It’s amazing how these ten foods will help protect your heart and arteries, fight against disease and cancer, help with weight loss and diabetes and even help auto-immune inflammatory conditions.  Isn’t that wonderful payback.  To feel better, improve health and possibly lose weight.  Try these ten foods on a daily basis for one month and see what you might notice.  You have nothing to lose, and everything to gain.

ten food musts

Ten Must Foods To Stock In Your Kitchen

Being empty nesters, my husband and I “wing-it” more often than not when it comes to mealtime in the summer in Maine.  We tend to eat simpler meals than the rest of the year.  For example, last nights meal consisted of a huge bowl of cut-up tomatoes from our garden combined with some fresh veggies, a scoop of low fat cottage cheese and a piece of whole grain toast.  Nothing fancy, but with freshly picked veggies from our garden, I was totally satisfied.  Making a quick health meal means always keeping key essentials around.  I have ten “must” foods that I always keep stocked in my kitchen so I can put together a quick meal that meets my requirements beyond just being tasty:  they must keep me full and must promote health.

How My List Promotes Fullness And Healthy

The key to fullness lies in getting enough fiber, protein and fat with each meal.  The key to making it healthy is getting both soluble and insoluble fiber, lean protein and heart healthy fat.

Fiber

Fiber increases biodiversity of microbes that boost our immune system and is linked to reducing the risk of many disease processes including irritable bowel disease, cardiovascular disease and even the intestinal infection, C-difficile.   Fiber keeps us full, lowers cholesterol and improves blood sugars.  The Institute of Medicine recommends that women eat at least 25 gms and men 38 gms daily.  The average American consumes only 15 gms a day.  Foods high in both these kinds of fiber include fruits and veggies, beans, nuts, and a variety of whole grains.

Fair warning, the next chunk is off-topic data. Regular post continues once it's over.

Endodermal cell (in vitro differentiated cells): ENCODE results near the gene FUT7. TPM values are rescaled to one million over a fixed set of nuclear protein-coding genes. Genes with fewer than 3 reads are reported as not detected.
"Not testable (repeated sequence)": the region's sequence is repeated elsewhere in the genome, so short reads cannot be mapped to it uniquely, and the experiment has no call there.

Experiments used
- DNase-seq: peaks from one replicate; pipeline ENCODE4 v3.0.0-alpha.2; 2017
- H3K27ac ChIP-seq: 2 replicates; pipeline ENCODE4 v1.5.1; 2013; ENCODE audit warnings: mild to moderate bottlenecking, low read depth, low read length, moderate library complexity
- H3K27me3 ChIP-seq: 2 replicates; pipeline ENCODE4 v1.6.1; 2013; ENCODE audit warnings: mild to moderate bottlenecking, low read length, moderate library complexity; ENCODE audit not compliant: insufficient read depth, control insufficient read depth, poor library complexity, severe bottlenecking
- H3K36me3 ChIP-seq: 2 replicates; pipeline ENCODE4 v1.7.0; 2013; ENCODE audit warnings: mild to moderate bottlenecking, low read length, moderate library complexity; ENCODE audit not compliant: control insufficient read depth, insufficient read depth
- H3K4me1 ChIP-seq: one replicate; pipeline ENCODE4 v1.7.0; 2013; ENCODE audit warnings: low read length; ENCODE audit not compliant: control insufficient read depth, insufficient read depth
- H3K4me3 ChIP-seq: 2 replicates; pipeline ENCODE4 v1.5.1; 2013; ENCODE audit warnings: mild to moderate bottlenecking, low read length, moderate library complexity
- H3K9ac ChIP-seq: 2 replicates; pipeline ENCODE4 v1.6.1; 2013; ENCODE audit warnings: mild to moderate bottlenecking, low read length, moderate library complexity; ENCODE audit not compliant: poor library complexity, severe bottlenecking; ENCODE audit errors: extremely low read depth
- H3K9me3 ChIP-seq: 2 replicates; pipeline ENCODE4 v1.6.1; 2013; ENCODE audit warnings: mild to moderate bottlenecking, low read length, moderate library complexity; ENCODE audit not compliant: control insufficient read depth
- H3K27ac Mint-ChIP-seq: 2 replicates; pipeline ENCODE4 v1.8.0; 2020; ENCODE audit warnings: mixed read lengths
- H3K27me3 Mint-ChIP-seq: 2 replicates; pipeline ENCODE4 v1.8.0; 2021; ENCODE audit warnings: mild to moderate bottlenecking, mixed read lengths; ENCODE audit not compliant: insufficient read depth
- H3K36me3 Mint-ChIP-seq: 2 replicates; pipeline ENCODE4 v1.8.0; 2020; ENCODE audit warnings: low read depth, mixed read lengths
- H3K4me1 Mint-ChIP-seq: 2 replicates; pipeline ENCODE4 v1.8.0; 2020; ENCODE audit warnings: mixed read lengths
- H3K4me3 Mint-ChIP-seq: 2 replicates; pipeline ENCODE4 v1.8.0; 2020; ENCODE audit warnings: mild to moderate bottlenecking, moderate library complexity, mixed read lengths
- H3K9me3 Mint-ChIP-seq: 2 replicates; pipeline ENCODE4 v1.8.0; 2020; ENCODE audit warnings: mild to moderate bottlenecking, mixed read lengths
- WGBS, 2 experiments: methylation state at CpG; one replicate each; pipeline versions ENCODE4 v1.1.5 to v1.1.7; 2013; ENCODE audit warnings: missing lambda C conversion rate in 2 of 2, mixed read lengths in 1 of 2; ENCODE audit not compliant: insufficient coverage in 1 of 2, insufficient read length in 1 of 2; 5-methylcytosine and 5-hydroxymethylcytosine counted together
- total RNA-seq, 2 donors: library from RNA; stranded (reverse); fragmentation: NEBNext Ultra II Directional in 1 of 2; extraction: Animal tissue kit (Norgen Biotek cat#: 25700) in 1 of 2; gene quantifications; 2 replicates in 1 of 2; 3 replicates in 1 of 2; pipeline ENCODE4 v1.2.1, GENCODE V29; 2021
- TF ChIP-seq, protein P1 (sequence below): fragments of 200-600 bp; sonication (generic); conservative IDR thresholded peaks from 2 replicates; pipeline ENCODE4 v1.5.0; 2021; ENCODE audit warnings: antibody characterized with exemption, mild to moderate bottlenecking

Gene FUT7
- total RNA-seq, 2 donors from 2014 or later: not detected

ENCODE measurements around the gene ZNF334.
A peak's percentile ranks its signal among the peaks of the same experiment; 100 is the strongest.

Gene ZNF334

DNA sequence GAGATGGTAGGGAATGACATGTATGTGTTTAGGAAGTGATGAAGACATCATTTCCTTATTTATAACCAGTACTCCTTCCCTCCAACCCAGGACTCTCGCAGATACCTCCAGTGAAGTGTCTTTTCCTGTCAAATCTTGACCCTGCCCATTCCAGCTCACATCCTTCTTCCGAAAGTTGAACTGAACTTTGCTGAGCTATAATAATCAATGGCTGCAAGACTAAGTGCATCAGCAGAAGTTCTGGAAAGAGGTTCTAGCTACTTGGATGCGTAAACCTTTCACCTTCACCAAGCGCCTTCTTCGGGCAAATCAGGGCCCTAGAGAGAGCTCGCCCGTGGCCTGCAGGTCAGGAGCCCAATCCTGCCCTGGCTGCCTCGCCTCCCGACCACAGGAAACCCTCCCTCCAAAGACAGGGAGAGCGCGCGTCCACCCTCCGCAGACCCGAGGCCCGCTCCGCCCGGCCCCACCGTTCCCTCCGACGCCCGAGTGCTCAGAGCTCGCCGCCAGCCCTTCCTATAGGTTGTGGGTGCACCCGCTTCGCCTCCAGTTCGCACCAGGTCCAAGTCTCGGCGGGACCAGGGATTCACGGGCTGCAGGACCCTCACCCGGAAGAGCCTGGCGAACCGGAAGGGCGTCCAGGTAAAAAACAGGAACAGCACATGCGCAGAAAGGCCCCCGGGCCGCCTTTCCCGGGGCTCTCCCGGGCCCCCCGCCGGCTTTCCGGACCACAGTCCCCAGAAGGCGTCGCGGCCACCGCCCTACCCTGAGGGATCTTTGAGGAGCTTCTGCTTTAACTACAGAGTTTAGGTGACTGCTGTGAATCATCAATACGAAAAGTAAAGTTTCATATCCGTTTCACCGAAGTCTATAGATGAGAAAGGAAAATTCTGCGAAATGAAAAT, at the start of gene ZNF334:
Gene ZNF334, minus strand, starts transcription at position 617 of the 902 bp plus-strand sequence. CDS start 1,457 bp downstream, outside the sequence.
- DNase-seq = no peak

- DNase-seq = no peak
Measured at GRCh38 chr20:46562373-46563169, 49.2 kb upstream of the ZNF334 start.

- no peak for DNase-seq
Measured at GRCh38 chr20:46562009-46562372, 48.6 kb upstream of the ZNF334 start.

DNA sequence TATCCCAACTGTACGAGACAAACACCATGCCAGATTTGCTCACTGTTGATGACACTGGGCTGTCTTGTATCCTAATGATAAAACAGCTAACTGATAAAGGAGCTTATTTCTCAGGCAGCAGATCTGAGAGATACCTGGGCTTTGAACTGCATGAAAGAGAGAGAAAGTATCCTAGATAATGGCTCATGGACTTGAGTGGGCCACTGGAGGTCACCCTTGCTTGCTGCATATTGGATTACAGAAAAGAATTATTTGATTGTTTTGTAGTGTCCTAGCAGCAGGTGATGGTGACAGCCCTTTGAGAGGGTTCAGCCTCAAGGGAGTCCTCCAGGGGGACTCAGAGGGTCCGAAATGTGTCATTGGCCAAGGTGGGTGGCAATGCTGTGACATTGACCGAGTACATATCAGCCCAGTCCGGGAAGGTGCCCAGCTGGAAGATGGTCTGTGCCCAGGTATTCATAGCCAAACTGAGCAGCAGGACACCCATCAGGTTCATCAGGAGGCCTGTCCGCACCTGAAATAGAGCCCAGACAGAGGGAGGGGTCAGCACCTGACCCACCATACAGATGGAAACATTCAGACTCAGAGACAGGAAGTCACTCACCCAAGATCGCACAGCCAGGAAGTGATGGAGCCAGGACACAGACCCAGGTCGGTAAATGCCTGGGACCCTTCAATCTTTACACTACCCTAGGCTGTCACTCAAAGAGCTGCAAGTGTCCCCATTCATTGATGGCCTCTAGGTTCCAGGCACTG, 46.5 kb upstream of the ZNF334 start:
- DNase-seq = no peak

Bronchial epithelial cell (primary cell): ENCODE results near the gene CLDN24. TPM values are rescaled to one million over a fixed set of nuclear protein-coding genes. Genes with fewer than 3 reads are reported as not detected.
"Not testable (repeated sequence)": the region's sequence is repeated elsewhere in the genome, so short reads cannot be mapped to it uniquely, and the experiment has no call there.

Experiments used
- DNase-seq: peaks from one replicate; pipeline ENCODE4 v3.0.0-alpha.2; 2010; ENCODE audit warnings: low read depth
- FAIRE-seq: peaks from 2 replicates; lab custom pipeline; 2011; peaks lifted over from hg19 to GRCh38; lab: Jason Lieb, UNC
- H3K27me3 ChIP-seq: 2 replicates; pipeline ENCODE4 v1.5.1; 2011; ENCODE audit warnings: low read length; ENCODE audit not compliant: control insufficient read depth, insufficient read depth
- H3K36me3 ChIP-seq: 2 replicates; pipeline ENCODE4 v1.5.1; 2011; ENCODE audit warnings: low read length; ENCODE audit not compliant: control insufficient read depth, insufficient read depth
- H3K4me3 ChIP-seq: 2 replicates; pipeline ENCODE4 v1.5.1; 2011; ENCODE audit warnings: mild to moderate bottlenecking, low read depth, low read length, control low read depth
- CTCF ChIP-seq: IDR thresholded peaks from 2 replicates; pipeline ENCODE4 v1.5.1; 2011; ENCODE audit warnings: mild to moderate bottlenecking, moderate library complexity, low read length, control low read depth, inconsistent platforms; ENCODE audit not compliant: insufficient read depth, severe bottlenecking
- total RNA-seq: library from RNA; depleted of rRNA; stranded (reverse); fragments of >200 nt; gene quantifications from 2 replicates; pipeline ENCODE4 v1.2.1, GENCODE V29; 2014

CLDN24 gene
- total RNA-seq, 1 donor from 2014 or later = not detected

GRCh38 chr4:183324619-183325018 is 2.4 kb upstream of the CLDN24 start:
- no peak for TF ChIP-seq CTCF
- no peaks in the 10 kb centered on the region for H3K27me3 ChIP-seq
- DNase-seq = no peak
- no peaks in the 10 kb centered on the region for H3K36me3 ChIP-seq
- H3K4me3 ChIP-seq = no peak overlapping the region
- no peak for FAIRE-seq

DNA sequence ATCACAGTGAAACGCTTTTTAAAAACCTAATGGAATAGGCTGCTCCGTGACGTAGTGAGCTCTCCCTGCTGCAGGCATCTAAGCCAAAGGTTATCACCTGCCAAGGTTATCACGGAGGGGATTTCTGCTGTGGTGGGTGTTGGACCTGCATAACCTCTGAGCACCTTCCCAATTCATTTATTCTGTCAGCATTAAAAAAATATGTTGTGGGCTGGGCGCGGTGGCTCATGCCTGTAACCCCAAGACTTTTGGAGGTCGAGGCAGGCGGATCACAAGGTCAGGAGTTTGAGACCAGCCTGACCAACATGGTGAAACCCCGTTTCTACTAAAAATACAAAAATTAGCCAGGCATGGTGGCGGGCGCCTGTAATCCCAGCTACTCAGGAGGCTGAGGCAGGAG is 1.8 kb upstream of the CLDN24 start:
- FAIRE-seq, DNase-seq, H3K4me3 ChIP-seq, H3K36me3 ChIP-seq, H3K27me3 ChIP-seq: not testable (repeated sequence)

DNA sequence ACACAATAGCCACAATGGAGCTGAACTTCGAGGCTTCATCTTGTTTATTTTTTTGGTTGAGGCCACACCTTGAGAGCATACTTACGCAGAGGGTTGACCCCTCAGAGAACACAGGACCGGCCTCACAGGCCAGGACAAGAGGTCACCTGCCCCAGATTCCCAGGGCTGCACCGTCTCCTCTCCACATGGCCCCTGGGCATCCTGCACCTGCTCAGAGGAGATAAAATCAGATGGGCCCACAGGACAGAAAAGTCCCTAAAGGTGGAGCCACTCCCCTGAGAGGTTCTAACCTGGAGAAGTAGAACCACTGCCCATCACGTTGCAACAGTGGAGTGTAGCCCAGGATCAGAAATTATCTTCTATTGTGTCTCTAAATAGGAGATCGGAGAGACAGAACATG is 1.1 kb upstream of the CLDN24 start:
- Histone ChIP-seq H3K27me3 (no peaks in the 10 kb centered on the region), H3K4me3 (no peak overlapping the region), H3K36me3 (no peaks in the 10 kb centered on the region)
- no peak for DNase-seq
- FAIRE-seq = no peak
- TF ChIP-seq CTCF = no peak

Protein

Protein is the building block for bones, muscles, cartilage, skin and blood.  Our body doesn’t store protein like it does fat and carbohydrates, so we need to consume it regularly and in the right amount.  The Institute of Medicine recommends .8 gm per kilogram of weight for the average adult.  That means a 200 lb person should consume about 72 gms daily.  Some research indicates eating large amounts at once, does not benefit the body as well as eating smaller amounts throughout the day.  On average, an ounce of meat, poultry or fish will deliver about 6-7 gms of protein.  There is also protein in beans, whole grains, nuts and dairy.  The key is to move away from the artery-clogging saturated fat found in beef and most dairy and move more towards poultry, fish and low-fat dairy.

Healthy Fat

Dietary fat is needed for energy and cell growth.  It also helps the body absorb certain nutrients and produce certain hormones.  Fats have more than twice the amount of calories per gram than carbohydrates and proteins.  Eaten in small amounts with the focus on heart-healthy types, it can help lower cholesterol, improve cardiovascular healthy and keep you fuller longer.  The 2015 Dietary Guidelines recommend that we consume less than 10% of our total daily calories from saturated fat and get most of our grams of fat from olive and canola oil, nuts, avocado and seeds.  Here is the good, bad and ugly on fats.